In a quiet, unassuming neighbourhood away from the hustle and bustle of Akasaka, Maison de YU LONG defies its inconspicuous location, being the pioneer of the nouvelle cuisine style of Chinese cooking in Japan and revered across Tokyo and beyond.
'Nouvelle chinois' was a term originally coined to described a new wave of Chinese cooking – combining Western ingredients, the elegance of French cuisine (think 'nouvelle cuisine' – one of the influences) and Chinese cooking techniques.
Nouvelle chinois started around 1980 in Hong Kong, seeking to serve consumers a healthy alternative and using less oil, butter and spices so as to emphasise the original flavours of the ingredients.
Nouvelle chinois au Japon
The movement spread to Japan in the 1990s, with Maison de Yu Long the leader of the pack, opening its current location in 1995. The team at Yu Long work strenuously to deliver the best taste experience, carefully selecting the highest quality seasonal ingredients.
Naturally, their hard work hasn't gone unnoticed, with plaudits from food critics quickly following – including a Michelin Star for 2 consecutive years between 2010 and 2011 (Michelin Guide Tokyo 2010 & Michelin Guide Tokyo, Yokohama, Kamakura 2011).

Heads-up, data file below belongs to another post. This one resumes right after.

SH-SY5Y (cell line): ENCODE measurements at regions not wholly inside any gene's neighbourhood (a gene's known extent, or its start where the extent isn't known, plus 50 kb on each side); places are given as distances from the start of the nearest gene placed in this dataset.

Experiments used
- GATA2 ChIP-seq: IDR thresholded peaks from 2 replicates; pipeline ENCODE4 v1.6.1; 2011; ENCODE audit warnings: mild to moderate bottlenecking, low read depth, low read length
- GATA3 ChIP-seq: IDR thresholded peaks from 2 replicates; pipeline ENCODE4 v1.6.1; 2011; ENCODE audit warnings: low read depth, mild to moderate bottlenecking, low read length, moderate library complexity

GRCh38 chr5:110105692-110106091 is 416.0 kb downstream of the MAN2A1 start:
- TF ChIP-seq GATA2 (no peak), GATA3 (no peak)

Yu Long aims to deliver a unique taste experience you won't find anywhere else in the capital. Numerous course menus are available at both lunch and dinner, with several à la carte options available. The most popular dishes here are the stir-fried dishes (itamemono) and tantanmen (Sichuan-style Chinese ramen) but Yu Long is well-known for several signature dishes including fukahire sugatani (sharkfin) or tebasaki.
A solid wine selection is available, including Batič from Slovenia, La Querce/Toscana from Italy, Mazoyères-Chambertin Grand Cru from Burgandy, and many more, with the red wines making for great combinations with the soy sauce based dishes, such as tebasaki fukahire.